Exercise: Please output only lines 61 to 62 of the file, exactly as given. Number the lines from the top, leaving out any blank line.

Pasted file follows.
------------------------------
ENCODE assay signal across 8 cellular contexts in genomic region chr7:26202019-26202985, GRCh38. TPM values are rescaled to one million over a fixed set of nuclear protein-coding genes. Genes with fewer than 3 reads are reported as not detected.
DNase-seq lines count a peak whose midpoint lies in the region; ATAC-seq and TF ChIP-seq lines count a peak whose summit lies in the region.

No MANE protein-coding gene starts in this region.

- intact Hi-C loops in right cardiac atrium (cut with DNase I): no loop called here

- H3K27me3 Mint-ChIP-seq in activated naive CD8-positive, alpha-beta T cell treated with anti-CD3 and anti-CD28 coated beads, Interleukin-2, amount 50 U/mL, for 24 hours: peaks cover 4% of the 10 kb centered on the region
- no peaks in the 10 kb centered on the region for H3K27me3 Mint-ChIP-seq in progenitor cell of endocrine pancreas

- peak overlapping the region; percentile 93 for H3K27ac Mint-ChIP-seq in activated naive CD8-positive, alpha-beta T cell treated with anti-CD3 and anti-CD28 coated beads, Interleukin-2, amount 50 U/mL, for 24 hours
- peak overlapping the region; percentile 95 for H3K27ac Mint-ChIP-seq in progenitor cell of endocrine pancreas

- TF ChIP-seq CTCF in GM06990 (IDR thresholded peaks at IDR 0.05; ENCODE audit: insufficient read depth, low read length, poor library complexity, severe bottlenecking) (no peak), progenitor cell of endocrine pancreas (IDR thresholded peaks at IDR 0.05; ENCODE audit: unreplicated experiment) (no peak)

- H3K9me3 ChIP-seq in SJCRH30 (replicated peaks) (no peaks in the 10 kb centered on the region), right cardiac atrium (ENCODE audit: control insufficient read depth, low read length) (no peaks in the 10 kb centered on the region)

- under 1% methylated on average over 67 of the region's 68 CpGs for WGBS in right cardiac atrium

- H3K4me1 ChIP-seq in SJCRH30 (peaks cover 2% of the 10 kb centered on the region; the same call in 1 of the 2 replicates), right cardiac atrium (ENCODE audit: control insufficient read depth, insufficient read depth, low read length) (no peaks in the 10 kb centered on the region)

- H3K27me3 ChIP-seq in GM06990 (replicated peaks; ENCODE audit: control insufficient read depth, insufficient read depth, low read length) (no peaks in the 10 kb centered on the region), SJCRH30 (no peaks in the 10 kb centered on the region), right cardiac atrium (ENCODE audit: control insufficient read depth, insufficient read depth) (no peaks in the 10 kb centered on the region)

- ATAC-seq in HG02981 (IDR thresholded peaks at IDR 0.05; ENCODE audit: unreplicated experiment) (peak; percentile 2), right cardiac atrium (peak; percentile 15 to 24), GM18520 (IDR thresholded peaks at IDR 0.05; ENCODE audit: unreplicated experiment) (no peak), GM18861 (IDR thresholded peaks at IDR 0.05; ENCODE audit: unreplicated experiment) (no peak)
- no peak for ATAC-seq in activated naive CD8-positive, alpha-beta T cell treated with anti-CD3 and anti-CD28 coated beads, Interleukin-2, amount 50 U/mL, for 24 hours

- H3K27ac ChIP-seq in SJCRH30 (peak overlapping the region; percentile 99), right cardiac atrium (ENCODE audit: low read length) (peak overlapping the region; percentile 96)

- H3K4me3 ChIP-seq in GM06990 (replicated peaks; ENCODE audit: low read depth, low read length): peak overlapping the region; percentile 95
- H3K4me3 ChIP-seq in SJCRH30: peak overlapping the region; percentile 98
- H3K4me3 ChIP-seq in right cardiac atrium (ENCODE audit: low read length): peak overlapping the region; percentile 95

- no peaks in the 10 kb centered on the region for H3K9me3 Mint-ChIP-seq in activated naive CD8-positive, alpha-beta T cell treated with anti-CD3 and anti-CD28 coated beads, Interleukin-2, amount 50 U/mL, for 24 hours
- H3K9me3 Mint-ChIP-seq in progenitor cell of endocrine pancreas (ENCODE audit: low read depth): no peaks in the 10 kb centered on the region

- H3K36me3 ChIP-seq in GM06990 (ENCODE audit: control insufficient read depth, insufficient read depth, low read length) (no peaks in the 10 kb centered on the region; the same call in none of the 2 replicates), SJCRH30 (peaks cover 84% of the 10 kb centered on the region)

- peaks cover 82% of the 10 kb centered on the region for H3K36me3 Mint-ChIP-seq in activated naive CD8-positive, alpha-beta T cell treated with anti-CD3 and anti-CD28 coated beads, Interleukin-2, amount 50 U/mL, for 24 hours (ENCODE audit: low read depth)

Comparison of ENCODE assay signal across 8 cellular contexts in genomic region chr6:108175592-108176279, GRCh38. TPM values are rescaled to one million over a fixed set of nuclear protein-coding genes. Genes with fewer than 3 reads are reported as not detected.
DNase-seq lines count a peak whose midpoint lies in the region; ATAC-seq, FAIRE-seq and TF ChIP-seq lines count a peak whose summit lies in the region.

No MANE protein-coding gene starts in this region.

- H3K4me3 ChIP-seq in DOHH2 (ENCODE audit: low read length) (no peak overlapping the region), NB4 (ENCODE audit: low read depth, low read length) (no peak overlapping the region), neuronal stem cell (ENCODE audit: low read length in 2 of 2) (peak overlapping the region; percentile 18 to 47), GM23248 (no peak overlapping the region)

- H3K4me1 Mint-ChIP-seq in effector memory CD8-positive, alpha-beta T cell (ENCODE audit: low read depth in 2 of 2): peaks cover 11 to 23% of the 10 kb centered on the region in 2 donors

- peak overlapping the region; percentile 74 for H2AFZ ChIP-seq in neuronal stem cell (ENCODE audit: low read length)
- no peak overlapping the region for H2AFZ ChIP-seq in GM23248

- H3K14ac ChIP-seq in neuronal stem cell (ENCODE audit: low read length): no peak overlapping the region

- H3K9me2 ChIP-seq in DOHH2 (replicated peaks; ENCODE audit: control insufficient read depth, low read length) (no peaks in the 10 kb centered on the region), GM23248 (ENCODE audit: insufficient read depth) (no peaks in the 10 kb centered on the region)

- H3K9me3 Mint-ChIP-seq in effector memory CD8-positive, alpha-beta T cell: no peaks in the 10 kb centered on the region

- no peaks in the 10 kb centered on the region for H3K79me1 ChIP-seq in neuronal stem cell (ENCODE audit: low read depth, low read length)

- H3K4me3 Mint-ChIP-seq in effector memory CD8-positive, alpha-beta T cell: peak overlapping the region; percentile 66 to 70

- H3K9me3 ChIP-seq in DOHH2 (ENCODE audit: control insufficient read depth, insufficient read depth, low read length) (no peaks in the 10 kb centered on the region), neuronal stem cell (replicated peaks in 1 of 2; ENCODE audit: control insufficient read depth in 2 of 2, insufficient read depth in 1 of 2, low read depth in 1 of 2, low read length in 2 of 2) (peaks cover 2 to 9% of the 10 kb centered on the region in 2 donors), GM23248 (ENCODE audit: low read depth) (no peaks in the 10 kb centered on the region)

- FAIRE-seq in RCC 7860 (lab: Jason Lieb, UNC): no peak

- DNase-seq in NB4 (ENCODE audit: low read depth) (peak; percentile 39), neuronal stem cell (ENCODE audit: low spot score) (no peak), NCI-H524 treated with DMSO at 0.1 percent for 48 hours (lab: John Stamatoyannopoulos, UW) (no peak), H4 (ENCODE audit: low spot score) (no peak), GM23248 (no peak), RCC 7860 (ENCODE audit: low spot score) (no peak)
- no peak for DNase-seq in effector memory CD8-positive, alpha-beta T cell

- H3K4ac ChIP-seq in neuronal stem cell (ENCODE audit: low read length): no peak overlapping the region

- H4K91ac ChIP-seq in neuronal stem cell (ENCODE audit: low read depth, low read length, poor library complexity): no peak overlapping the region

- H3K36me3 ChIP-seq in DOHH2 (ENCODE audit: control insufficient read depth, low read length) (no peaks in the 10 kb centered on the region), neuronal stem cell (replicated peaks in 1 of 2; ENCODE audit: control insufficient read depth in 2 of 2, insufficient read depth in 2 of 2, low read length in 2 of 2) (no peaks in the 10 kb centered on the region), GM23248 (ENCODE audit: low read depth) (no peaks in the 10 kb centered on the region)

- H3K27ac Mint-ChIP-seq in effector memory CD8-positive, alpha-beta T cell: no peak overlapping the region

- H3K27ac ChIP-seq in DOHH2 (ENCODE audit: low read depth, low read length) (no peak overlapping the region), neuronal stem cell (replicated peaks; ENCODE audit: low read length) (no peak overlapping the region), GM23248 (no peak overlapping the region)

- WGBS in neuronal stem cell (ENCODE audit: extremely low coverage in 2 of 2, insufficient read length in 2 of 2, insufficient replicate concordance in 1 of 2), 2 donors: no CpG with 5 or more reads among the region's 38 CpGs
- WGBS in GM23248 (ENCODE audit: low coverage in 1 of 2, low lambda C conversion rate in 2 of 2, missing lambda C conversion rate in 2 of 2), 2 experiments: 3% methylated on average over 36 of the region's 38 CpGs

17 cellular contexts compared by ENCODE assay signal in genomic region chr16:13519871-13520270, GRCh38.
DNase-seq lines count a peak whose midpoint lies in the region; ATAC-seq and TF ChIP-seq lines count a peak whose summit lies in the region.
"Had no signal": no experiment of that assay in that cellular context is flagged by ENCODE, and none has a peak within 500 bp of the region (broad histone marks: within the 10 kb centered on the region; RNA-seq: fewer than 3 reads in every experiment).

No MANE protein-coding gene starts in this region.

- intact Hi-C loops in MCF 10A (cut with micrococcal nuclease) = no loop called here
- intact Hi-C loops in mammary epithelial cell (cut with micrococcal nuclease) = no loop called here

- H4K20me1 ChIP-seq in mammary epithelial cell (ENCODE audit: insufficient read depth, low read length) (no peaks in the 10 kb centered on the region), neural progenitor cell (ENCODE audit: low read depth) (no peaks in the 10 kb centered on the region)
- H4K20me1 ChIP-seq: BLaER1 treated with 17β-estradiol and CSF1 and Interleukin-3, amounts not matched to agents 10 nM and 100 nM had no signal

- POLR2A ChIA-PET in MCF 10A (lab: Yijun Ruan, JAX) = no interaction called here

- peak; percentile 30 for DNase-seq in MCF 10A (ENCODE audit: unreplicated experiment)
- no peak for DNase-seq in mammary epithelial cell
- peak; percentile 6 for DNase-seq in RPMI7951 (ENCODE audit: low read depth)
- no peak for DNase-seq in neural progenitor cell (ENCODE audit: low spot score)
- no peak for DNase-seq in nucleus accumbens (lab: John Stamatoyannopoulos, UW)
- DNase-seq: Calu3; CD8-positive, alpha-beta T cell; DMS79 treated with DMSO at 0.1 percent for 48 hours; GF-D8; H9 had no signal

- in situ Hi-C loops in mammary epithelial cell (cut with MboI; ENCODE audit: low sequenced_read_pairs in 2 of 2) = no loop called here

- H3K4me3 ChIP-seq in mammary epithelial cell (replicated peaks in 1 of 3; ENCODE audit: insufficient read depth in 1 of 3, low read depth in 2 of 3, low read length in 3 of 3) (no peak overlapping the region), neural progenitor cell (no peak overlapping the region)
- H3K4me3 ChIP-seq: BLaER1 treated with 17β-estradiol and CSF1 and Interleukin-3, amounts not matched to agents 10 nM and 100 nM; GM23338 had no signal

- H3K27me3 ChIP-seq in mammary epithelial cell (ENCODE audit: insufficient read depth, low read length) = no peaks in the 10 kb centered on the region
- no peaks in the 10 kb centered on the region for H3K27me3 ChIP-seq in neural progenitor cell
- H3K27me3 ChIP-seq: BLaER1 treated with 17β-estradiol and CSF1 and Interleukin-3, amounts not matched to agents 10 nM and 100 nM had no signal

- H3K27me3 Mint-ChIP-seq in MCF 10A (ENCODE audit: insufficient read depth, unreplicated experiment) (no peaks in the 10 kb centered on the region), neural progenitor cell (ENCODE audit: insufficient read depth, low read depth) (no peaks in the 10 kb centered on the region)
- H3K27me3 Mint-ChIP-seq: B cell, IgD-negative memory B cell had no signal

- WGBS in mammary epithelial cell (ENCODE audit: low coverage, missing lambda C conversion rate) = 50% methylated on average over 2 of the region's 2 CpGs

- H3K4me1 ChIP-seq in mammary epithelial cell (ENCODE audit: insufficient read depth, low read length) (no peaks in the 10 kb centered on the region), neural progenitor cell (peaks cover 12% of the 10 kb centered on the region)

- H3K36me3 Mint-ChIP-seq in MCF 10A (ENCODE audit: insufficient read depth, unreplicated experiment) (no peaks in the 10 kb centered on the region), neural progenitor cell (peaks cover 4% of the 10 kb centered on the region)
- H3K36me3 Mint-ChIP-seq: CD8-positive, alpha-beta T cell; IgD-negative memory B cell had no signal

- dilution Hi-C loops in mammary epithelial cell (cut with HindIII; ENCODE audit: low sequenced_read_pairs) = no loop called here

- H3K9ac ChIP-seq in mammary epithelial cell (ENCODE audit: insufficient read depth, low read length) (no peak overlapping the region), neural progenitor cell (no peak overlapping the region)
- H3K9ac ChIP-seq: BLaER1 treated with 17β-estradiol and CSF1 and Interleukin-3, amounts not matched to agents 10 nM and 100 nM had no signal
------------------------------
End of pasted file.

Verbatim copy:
- DNase-seq: Calu3; CD8-positive, alpha-beta T cell; DMS79 treated with DMSO at 0.1 percent for 48 hours; GF-D8; H9 had no signal

- in situ Hi-C loops in mammary epithelial cell (cut with MboI; ENCODE audit: low sequenced_read_pairs in 2 of 2) = no loop called here